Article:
An unknown hacking group referring to itself as the "Shadow Brokers" has reportedly hacked the National Security Agency and is trying to auction off the data it grabbed.

The group posted some of the data for free on a Tumblr blog over the weekend, Foreign Policy reported Monday, though it had been inexplicably removed by Monday evening. The rest of the information was available for buyers to place bids on using the cryptocurrency bitcoin.

In addition to possible intelligence data, analysts said the data included code linked to private security developers including Cisco, Fortinet, TopSec Technology, and Juniper Systems. The NSA has a well-known history of hacking into high profile tech companies in order to insert so-called "backdoors" for breaching security products before they hit the market, which could explain how they ended up stolen in a breach of the agency's servers.

The Shadow Brokers claimed the information came from hacking the Equation Group, a highly sophisticated threat actor linked to the NSA for its connection to projects like the Stuxnet virus, the malicious software that for years ravaged Iranian nuclear centrifuges.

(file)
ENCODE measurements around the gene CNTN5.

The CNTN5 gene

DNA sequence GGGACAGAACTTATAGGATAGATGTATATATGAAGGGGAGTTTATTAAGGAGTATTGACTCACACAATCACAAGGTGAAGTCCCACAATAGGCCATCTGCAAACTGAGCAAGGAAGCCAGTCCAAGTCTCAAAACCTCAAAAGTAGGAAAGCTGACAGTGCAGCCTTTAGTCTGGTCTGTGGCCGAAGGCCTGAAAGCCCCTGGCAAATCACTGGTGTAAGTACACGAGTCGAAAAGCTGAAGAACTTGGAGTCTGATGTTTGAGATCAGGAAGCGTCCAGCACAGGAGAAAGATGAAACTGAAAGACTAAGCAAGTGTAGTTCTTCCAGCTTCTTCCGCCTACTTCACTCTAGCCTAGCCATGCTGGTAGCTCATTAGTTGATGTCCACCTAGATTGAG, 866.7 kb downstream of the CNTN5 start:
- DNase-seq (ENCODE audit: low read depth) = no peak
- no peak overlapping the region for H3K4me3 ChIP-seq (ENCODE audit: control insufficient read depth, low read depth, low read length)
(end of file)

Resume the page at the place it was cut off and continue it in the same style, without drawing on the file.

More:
In an English-challenged message, the group talked up its purported success at breaching the agency. "We find many many Equation Group cyber weapons. You see pictures. We give you some Equation Group files free, you see. This is good proof no? ... You break many things. You find many intrusions. You write many words. But not all, we are auction the best files."

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"Elites is making laws protect self and friends [and] lie," the group added. "Then Elites runs for president. Why run for president when already control country like dictatorship? We want make sure Wealthy Elite recognizes the danger cyber weapons, this message, our auction, poses to their wealth and control. Let us spell out for Elites. Your wealth and control depends on electronic data."

Guccifer 2.0, the individual allegedly responsible for recent high profile attacks on organizations that include Democratic National Committee and the campaign arm for House Democrats, brushed off the group's claims, using an expletive to refer to it as "nonsense" and adding, "The hacking world operates differently."

But if the group did manage to hack the NSA, the feat raises a number of questions, including the extent of the breach and the number of additional actors that could have stolen information from the American intelligence community.